No matter what you do, let the ribs cook untouched for 90 minutes. At the 90-minute mark, turn them and paint them with your barbecue sauce – we like the sweet-spicy Dr. Pepper BBQ sauce for this, but you could also use a South Carolina mustard-based barbecue sauce, a Bourbon BBQ sauce, or a traditional Kansas City-style sauce.

3 Every 30 minutes or so, turn your ribs and paint them again with the sauce. How long to cook? Depends on how hot your fire is. At least 3 hours. Maybe as many as 5 hours. You really, really want to slow-cook these ribs because they are pretty fatty. The slower you cook them, the more fat renders out and the smoother your ribs will be. Take your time.

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4 When the meat begins to fall apart – you’ll notice this when you turn the rib – you’re ready for the final step. Paint the ribs one more time and then move them to the hot side of the grill. If you are using the oven method, move the ribs to the broiler. Let the ribs cook a minute or two so the sauce can caramelize. Pay attention, and do not let the ribs get too blackened. A little char is good, but you don’t want a briquette.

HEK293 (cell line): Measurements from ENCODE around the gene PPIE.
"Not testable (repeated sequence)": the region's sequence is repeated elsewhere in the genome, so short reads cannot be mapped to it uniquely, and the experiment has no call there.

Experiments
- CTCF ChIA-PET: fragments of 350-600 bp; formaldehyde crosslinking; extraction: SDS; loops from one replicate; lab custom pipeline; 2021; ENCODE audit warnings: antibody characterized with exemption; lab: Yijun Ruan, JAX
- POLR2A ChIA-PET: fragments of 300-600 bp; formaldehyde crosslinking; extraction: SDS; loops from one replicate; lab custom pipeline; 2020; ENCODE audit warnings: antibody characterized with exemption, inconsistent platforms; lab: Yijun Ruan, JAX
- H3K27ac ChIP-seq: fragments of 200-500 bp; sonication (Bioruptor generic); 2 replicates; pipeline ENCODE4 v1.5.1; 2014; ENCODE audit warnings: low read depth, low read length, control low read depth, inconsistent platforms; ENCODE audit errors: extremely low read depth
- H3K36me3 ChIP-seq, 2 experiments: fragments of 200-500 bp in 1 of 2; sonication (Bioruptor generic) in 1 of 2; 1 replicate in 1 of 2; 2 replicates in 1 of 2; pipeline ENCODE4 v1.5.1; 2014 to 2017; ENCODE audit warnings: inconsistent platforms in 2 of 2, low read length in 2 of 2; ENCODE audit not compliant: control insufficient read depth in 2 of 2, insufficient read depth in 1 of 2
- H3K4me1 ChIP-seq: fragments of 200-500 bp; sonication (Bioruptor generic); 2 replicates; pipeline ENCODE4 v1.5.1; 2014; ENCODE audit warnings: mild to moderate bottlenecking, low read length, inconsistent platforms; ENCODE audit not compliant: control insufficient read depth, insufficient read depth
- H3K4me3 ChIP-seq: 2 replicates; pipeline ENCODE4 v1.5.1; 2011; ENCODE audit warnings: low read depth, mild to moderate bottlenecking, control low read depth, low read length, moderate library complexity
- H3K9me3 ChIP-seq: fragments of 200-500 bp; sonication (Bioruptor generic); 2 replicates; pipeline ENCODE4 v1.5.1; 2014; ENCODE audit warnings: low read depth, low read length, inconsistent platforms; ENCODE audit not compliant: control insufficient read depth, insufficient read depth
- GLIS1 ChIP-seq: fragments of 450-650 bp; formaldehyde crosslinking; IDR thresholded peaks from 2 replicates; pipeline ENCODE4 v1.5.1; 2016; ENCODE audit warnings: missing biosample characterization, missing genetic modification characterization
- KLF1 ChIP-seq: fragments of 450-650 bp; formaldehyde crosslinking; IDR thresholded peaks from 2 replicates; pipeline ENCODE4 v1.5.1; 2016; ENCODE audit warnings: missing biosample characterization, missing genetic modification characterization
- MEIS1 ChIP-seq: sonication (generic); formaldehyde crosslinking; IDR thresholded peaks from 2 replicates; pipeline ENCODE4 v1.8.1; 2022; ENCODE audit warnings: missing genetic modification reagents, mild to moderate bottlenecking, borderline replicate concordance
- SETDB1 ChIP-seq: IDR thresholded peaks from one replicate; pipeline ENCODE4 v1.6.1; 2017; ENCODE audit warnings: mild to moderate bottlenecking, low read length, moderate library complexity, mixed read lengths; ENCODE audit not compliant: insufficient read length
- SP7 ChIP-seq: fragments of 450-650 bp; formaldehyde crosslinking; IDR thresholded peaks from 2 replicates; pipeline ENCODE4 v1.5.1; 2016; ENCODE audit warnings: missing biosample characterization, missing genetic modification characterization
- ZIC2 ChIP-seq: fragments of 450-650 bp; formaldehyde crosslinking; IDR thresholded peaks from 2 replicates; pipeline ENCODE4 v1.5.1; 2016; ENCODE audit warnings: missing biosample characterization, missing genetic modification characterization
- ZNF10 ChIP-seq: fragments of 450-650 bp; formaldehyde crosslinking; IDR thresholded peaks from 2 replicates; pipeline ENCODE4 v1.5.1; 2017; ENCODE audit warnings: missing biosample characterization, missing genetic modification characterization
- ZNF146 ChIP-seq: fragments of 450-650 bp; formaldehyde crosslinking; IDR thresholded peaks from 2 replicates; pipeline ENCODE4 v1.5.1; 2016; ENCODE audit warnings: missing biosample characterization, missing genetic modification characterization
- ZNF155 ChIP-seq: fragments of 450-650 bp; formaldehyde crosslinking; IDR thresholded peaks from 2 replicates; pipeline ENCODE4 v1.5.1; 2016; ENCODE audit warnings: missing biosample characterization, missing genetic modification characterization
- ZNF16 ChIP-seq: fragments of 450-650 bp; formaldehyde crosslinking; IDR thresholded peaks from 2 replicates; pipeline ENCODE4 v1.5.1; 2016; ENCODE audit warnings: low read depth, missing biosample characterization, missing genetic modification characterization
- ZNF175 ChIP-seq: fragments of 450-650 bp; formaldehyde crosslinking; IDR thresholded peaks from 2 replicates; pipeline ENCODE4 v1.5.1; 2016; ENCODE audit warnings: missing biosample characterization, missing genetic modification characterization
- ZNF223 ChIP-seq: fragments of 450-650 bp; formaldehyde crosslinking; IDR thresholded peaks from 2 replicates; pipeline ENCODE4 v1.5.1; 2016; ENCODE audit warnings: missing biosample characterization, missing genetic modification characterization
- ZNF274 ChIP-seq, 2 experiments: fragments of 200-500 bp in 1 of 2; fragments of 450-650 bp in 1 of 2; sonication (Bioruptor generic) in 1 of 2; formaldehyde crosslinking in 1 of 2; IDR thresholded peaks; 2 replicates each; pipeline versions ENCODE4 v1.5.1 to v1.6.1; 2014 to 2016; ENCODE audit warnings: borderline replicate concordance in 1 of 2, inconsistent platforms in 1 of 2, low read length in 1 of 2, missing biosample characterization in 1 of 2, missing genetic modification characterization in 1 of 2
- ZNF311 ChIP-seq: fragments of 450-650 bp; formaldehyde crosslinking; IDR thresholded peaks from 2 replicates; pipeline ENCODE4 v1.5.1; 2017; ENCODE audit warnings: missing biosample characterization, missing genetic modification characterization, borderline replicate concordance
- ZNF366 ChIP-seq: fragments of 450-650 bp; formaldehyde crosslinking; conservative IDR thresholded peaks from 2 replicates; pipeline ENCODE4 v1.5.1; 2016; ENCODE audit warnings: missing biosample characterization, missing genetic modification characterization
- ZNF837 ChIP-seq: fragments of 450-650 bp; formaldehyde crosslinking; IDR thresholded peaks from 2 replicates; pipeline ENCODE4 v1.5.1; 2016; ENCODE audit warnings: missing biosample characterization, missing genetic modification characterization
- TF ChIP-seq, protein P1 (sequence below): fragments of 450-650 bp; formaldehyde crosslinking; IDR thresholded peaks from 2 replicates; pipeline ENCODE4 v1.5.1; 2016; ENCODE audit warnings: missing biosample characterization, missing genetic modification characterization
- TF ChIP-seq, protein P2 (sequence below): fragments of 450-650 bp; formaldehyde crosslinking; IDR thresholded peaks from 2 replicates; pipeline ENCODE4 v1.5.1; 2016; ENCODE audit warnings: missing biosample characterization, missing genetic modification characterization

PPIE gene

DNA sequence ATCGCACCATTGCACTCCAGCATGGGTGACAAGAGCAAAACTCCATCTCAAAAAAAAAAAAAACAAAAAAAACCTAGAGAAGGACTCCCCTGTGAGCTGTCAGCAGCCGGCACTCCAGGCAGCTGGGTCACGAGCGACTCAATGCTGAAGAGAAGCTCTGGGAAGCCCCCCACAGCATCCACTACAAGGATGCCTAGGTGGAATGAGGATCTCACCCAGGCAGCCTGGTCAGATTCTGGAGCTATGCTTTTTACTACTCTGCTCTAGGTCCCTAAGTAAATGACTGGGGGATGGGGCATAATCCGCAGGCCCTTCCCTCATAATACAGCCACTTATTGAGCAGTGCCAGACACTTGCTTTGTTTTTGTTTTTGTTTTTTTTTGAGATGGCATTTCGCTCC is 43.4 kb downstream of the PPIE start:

Serve with coleslaw, potato salad, deviled eggs or whatever you’d like. Oh, and napkins. Lots of napkins.

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28 Comments

  1. Susan

    These do make for some good eating! I agree with you, low and slow is the only way to cook BBQ style pork or most well done meats, really. We like to add garlic to pork along with the salt and pepper. We cook the meat on heavy foil that’s been pierced with holes to allow some dripage to make smoke, and sprayed with quick release spray. We move the meat to the grill racks for finishing. The foil keeps the flame ups from blackening the meat before the final basteing with the sauce for caramelization. That Dr. Pepper sauce sounds really good. Will give it a try next time we do some ribs. Thanks, Hank!

  2. chris

    dumb question: when you use the gas grill, do you close the lid?

    Yes. ~Hank

  3. Rhonda

    Sounds really delicious. Any guesstimate on how much time they would need in a 250-degree oven? Thanks!